Background: Cognitive decline after open-heart surgery has been the subject of a number of conflicting reports in recent years. Determination of possible cognitive impairment due to surgery or use of cardiopulmonary bypass is complicated by numerous factors, including use of appropriate comparison groups and consideration of practice effects in cognitive testing.
Methods: Neuropsychological data were gathered from 46 healthy controls, 42 cardiac patients referred for percutaneous coronary intervention (PCI), and 43 cardiac patients referred for coronary artery bypass grafting (CABG). Fourteen cognitive function tests were utilized at baseline and at three time points after surgery (3 weeks, 4 months, 1 year). Measures showing acceptable test-retest reliability based on intraclass correlations were compared using regression-based reliable change indices.
Results: No clear pattern of group differences or change at follow-up emerged. A greater percentage of CABG patients than controls worsened in seven tests (three at 1 year), but a greater percentage of PCI patients than controls also worsened in seven tests (three at 1 year). Generalized estimating equations showed only two tests (Wechsler Adult Intelligence Scale, Third Edition, Digit Symbol, and Hopkins Verbal Learning Test, Revised, Total Recall) to be significantly different between groups from baseline to 1 year. Interestingly, compared with healthy controls, more PCI patients than CABG patients worsened in the former of those two tests, whereas more PCI and CABG patients improved on the latter.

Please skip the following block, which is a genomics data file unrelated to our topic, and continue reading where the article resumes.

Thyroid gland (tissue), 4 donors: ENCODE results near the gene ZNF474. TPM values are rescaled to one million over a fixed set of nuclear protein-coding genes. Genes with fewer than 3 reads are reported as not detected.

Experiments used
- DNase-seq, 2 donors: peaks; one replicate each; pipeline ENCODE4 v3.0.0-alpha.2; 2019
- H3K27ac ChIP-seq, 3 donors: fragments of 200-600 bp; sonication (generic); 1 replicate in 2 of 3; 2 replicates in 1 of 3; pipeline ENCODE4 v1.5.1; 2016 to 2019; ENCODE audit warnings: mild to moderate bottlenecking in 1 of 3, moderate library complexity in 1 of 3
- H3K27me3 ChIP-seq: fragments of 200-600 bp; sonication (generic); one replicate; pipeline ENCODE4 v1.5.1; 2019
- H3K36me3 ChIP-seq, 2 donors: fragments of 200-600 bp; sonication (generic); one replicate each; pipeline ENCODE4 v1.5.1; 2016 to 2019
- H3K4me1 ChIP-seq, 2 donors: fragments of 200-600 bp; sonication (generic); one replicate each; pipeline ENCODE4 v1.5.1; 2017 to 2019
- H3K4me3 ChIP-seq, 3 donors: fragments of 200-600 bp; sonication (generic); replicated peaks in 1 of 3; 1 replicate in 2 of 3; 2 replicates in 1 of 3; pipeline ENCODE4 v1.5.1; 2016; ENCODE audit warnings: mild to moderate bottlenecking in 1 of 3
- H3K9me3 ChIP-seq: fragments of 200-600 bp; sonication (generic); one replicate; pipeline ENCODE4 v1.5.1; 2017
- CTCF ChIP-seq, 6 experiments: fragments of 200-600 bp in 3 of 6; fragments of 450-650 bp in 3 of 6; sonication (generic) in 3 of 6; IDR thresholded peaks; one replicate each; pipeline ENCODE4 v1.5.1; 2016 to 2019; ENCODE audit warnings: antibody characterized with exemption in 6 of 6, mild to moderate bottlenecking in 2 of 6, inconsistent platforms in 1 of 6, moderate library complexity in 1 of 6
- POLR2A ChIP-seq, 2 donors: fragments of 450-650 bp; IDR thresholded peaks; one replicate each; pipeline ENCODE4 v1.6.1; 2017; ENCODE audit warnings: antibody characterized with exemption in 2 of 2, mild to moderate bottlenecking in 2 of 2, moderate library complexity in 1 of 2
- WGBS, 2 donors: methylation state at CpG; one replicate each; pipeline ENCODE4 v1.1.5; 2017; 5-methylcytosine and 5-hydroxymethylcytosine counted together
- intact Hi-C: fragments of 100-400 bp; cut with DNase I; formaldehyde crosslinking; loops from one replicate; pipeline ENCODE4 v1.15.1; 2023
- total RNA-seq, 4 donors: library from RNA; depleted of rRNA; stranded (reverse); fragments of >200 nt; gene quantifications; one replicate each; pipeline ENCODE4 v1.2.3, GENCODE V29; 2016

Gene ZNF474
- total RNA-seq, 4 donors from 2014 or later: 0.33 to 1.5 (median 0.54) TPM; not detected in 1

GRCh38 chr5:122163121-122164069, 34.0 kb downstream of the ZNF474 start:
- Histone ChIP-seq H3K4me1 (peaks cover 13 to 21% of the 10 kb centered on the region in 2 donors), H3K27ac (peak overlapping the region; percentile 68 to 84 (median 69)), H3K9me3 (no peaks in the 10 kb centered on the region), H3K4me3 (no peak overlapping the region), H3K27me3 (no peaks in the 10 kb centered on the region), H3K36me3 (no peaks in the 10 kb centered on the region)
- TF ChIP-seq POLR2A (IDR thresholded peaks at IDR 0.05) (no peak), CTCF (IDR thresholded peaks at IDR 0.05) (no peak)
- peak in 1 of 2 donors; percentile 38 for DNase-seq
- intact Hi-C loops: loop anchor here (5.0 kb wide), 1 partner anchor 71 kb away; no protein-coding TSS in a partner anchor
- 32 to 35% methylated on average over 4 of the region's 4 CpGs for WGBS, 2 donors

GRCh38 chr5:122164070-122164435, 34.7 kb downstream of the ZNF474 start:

Conclusions: Using healthy controls and a relevant nonsurgical comparison group to contend with important methodological considerations, current CABG procedure does not appear to create cognitive decline.